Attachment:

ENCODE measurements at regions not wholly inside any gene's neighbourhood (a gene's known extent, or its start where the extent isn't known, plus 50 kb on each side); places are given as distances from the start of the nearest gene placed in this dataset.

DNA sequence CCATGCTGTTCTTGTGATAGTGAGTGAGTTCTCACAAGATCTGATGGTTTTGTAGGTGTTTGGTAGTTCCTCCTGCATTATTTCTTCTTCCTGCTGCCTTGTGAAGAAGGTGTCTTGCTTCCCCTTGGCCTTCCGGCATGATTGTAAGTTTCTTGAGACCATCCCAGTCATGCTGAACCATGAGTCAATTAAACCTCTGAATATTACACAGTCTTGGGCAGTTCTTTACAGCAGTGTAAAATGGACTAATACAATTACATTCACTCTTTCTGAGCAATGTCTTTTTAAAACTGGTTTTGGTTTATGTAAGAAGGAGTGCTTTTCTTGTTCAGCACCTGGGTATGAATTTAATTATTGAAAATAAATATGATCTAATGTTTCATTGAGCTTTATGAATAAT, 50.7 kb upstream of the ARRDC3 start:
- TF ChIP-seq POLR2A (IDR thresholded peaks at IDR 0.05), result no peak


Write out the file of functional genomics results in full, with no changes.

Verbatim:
ENCODE measurements at regions not wholly inside any gene's neighbourhood (a gene's known extent, or its start where the extent isn't known, plus 50 kb on each side); places are given as distances from the start of the nearest gene placed in this dataset.

DNA sequence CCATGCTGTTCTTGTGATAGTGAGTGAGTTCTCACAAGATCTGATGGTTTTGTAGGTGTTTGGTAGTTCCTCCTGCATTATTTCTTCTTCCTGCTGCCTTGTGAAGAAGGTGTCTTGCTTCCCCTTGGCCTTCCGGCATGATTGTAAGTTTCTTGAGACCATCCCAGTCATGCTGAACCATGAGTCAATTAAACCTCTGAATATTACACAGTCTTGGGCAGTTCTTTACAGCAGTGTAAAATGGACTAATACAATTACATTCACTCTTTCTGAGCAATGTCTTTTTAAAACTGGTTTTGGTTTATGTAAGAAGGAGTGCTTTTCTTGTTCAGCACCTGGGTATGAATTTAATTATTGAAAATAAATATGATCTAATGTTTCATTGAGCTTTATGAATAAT, 50.7 kb upstream of the ARRDC3 start:
- TF ChIP-seq POLR2A (IDR thresholded peaks at IDR 0.05), result no peak